Published by Ruby Fiction,
26 January 2021.
ISBN: 978-1-91255043-2 (PB)
Maxie Reddick is a professor of Criminology at the University of Lonsdale who also does a podcast with local journalist, Craig Johnston. She teaches criminology as an academic subject, detached from the reality of what has actually happened. But when she is contacted by a fellow employee of the university, Rachel, who lets rooms in her house to students, she comes up against a particularly horrifying reality. One of Rachel’s lodgers, a quiet, studious, rather religious, girl called Georgina Pickering, had attended a wedding at a grand venue, Stanmer Hall; as the celebrations get noisier and more drunken, Georgina, not finding this at all to her taste, decides to leave early and walk through the beautiful grounds. And there she is brutally attacked and raped by a stranger who uses her pashmina to cover her face so she cannot see who her assailant is. She does her best to resist him, but he is much stronger than her and her efforts are unavailing. When he has finished with the assault, he then photographs her which adds to the horror. She is too traumatised to go to the police; the only person in whom she feels she can confide is her landlady Rachel who, desperately anxious about Georgina’s physical and mental health, contacts Maxie. Can she help?
Maxie contacts DS Andrew Dawson who had been the university police liaison officer but is now back in the force, but she knows that if the victim is not prepared to come forward there is little chance of making progress. The same is true of Dawson’s boss, Chief Inspector Heather McAllister. Eventually, after Maxie uses her psychological skills to help Georgina deal with her trauma so that she does seem to be prepared after all to go to the police, something dreadful happens, and the rape enquiry turns into a murder hunt. And at the same time, Maxie’s husband who has become unemployed has his own problems and their marriage which had been precarious for some time is now falling apart while their son Karl is taking his A-levels and trying to decide what he wants to do with his life. And the unnamed rapist/murderer is watching what’s going on.
I found this story really
fascinating. Maxie’s psychological skills which she uses both to help Georgina
and to try and analyse the mind of the rapist/murderer are highly interesting
in themselves and cast a timely light on how sexual offences, so frequently
committed and so rarely brought to a satisfactory conclusion, could be more
fully investigated. I did wonder about
Lonsdale University; it does appear to be fictitious (nothing wrong with that,
happens all the time in fiction) but is it based on Lonsdale College which is
part of Lancaster University or is it entirely imaginary and situated somewhere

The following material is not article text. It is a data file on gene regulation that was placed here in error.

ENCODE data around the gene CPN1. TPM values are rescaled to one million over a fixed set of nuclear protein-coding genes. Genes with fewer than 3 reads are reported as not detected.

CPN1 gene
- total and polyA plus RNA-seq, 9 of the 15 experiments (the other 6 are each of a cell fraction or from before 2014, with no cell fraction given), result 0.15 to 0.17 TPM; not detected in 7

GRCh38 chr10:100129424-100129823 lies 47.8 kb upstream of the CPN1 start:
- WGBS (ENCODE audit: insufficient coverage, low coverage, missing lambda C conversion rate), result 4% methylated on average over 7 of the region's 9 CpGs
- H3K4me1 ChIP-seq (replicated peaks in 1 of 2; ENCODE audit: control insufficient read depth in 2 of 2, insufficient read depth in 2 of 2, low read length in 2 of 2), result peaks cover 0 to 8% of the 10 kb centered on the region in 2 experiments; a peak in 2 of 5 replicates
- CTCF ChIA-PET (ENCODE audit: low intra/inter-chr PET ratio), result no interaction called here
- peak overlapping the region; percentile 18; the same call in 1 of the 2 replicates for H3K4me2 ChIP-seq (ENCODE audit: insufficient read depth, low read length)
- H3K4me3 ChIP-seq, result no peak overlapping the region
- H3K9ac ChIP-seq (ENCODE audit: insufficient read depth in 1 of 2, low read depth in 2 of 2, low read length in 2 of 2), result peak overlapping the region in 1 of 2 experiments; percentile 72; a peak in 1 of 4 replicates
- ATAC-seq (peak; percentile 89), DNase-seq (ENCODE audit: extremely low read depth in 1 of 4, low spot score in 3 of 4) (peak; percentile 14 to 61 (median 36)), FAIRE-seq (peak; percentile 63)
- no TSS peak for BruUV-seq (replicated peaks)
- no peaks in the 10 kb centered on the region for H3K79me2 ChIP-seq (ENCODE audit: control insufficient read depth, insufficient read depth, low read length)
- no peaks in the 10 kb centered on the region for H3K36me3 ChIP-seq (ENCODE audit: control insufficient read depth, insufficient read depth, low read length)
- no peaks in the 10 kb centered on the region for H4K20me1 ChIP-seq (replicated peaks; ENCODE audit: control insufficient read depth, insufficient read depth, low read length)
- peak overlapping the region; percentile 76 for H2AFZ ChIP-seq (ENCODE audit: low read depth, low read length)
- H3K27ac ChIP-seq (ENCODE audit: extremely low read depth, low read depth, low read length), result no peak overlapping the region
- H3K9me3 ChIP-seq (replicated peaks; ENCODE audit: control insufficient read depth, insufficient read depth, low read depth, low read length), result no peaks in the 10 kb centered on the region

in the constituency of Westmoreland and Lonsdale which straddles part of
Cumbria and Lancashire? I would like to think it’s the latter because I have
spent a number of holidays in the remote and beautiful area near Sedbergh.
Either way this is a very enjoyable story, and I am looking forward to more in
this series. Recommended.
Reviewer: Radmila May
Helen Bridgett was born in North-East England and now lives in Manchester having stopped off at a few places in between. Having failed miserably with every New Year's resolution that involved diets, one year, she set herself a completely different goal - to write a novel and give it as a Christmas present. And so, The Mercury Travel Club was born, and the characters took on a life of their own. Outside of writing. Having written one, she couldn't stop! Helen is currently developing the next novels in The Mercury Travel Club series. Then, in 2020 a new set of characters took up the main stage in Serenity Bay - a fictional village on the glorious Northumberland coast. 2021 sees the publication of Helen's debut crime novel featuring Professor Maxie Reddick. One by One published 26 January by Ruby Fiction. Outside of writingHelen loves hiking and banter with friends..
You can follow Helen on twitter @Helen_Bridgett
Radmila May was
born in the U.S. but has lived in the U.K. since she was seven apart from seven
years in The Hague. She read law at university but did not go into practice.
Instead she worked for many years for a firm of law publishers and still does occasional
work for them including taking part in a substantial revision and updating of
her late husband’s legal practitioners’ work on Criminal Evidence published
late 2015. She has also contributed short stories with a distinctly criminal
flavour to two of the Oxford Stories anthologies published by Oxpens Press – a
third story is to be published shortly in another Oxford Stories anthology –
and is now concentrating on her own writing.